With the US economy gearing up for a boom, the Federal Reserve predicted last week that it would expand by 6.5% this year. According to commentators, it would mark as the fastest growth since 1984, when Ronald Reagan was president in his first term.
US Economy Poised For A Boom, But Economists Worried
However, according to a survey of the top US economists published Monday by the National Association for Business Economics, many in the field continue to worry about how the emerging scenario may unfold.
Concerns over inflation had been in focus due to anxiety on Wall Street. Investors, spooked by the prospect of people crowding restaurants and getting on planes later this year, could see prices increase and recently sold US government bonds. Portfolio managers cited inflation, and not coronavirus, as the top risk in a recent poll by Bank of America.
The big worry was that with rising inflation, the Fed would be forced to raise interest rates or cut back on bond purchases sooner than expected in a bid to cool the economy. According to almost half of the respondents, the central bank could withdraw some stimulus measures by the end of 2022, while 40% did not expect it to happen at least until 2023.
However, there was more, with 40% of economists surveyed saying they thought the stimulus measures passed by the US government had been about right. However, they also continued to monitor elevated borrowing levels. In the event of a sudden rise in rates, the cost of making interest payments on huge amounts of debt could become increasingly burdensome.
According to most respondents, they remained concerned over the public debt trajectory, with only 12% saying they were not scared at all. But 37% reported they were mildly concerned, 26% said they were concerned, and 25% said they were very concerned.
Almost two-thirds of respondents thought the fiscal deficit needed to be addressed at the time of enacting policies that spurred stronger economic growth. Meanwhile, over a third favoured tighter control over spending or raising taxes.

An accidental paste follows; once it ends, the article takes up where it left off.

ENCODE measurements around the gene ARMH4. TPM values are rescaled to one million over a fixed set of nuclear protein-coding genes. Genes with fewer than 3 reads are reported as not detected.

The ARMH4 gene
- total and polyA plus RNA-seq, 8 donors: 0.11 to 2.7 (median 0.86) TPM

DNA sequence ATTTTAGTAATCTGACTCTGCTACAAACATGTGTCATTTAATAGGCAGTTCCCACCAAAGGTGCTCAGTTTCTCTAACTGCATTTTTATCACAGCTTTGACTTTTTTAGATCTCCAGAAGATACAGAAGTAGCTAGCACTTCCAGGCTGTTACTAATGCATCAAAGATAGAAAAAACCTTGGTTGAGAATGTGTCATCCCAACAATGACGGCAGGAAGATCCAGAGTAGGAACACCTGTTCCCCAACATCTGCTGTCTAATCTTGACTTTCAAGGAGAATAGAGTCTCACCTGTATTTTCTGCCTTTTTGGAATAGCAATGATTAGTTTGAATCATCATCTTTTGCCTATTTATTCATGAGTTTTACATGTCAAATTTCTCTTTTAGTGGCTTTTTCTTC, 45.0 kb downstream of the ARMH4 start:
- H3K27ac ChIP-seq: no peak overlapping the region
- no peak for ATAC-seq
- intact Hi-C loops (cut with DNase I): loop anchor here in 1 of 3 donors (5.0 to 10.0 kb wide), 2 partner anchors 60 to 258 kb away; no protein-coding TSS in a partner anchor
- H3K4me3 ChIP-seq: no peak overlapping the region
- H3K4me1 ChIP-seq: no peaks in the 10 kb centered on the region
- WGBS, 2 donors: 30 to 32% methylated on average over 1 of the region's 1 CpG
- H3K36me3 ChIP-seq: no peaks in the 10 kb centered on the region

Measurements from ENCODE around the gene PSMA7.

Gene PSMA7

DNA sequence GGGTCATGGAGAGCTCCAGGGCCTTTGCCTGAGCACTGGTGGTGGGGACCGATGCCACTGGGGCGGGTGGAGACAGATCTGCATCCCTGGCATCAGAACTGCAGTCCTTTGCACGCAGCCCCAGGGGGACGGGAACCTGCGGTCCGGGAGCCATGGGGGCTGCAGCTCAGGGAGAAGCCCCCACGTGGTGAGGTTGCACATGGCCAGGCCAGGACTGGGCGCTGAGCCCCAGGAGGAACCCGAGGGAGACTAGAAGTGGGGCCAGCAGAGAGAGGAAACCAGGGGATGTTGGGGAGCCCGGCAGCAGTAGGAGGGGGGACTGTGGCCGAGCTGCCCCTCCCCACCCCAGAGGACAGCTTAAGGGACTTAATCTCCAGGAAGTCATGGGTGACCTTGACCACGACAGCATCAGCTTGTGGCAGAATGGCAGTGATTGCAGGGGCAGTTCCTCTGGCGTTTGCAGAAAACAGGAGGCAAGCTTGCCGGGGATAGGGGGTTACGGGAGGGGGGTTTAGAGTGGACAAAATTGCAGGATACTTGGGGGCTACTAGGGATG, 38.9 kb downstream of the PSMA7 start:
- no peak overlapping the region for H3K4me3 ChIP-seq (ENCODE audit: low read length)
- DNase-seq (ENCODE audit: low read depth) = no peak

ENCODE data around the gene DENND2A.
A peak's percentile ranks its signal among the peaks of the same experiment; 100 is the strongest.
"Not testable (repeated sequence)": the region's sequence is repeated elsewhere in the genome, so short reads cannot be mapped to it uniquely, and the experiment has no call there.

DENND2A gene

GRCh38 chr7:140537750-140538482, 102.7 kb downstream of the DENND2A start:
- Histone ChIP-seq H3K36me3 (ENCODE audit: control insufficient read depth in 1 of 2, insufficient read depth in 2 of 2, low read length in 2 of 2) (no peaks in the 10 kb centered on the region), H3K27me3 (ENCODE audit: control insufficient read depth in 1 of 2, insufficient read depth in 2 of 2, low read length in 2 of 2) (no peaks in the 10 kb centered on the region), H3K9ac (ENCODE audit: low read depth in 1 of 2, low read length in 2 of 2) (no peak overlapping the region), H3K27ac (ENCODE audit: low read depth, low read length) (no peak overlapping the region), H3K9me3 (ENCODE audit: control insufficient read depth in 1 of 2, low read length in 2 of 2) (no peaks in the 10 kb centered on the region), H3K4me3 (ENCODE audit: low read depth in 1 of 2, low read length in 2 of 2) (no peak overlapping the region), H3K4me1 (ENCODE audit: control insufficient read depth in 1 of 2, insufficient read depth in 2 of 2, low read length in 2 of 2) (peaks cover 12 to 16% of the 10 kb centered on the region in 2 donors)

However, additional spending did not concern everyone. According to NABE, 38% of those polled thought infrastructure investment needed to be at the top of the Biden administration’s priority list when it framed its next piece of legislation.
Meanwhile, in a separate report, CNN said, shares of Tesla had slumped in recent weeks, shaving off 26% of their value as they scaled a record high in late January and their closing price on Friday. However, according to one analyst, Tesla shares had better prospects, much better.
According to Ark Invest, run by the influential Cathie Wood, Tesla shares may be expected to touch at least $3,000 by 2025. That was more than a 350% increase from Friday’s close and more than double the $1,400 price target set by it last year.
Even if the worst-case bear scenario were to play out, Ark thought Tesla shares had an absolute bottom of $1,500 for 2025, according to analyst Tasha Keeney’s note Friday.
According to Kenney, Ark had changed its price target so drastically from last year, as the firm more favourably considered Tesla’s ability to efficiently use its capital to push ahead with its growth plans. Ark was now also factoring in the gains Tesla was set to reap from car insurance sales to its customers in some states.
Keeney also added an upcoming “robot-taxi” ride-hailing service from the company to the outlook, promised by Musk, saying Ark now also believed that there was a 50% chance that Tesla would be able to achieve fully autonomous driving by 2025 with the service adding $160 billion in annual profits by 2025.
But Tesla shares have been facing pressure because of increased competition. Established automakers, including Volkswagen (VLKPF), General Motors (GM) and Ford (F), have made new pushes into electric vehicles.
While Tesla is the clear leader in electric vehicle sales, with 500,000 cars sold last year, Volkswagen could soon top Tesla. Meanwhile, GM is far behind both Tesla and Volkswagen but has set a goal of selling only emission-free vehicles by 2035. Early indications that the new Ford Mustang Mach-E are starting to win some share away from Tesla in the US market.
In contrast to Ark’s relatively bullish outlook, some critics question whether fully autonomous vehicles are as close as proponents believe.
These concerns have weighed on Tesla shares in the past several weeks. After 2020’s wild run in which the stock gained 743%, Tesla has fallen for most of the last two months, dropping into the bear market territory.
Yet even with that recent decline, the company is nearly as valuable as the world’s six largest automakers’ market capitalisation by vehicle sales — combined.